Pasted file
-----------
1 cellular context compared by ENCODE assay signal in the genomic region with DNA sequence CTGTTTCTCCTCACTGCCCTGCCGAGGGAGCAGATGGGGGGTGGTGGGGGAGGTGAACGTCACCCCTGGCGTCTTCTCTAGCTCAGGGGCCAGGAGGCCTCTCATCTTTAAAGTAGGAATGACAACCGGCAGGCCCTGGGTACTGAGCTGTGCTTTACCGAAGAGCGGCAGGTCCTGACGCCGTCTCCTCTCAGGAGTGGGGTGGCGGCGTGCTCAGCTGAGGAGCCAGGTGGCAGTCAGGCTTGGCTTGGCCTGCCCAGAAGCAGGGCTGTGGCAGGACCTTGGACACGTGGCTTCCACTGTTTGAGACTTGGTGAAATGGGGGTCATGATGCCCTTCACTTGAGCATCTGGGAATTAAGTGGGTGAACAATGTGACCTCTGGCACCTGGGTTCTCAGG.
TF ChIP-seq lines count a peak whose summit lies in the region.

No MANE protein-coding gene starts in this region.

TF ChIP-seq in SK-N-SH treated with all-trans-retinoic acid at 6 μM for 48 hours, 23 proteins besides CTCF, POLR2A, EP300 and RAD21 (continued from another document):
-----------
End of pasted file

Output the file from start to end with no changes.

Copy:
1 cellular context compared by ENCODE assay signal in the genomic region with DNA sequence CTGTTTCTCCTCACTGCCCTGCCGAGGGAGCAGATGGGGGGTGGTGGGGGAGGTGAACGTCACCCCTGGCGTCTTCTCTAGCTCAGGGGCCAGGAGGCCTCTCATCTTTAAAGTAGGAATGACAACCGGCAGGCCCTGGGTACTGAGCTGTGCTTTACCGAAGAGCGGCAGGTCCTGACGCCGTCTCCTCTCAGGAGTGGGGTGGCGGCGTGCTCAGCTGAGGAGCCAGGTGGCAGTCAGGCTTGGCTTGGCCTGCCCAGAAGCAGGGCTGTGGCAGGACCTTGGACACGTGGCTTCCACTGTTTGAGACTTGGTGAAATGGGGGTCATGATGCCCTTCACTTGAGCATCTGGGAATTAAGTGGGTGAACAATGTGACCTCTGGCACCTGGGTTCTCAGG.
TF ChIP-seq lines count a peak whose summit lies in the region.

No MANE protein-coding gene starts in this region.

TF ChIP-seq in SK-N-SH treated with all-trans-retinoic acid at 6 μM for 48 hours, 23 proteins besides CTCF, POLR2A, EP300 and RAD21 (continued from another document):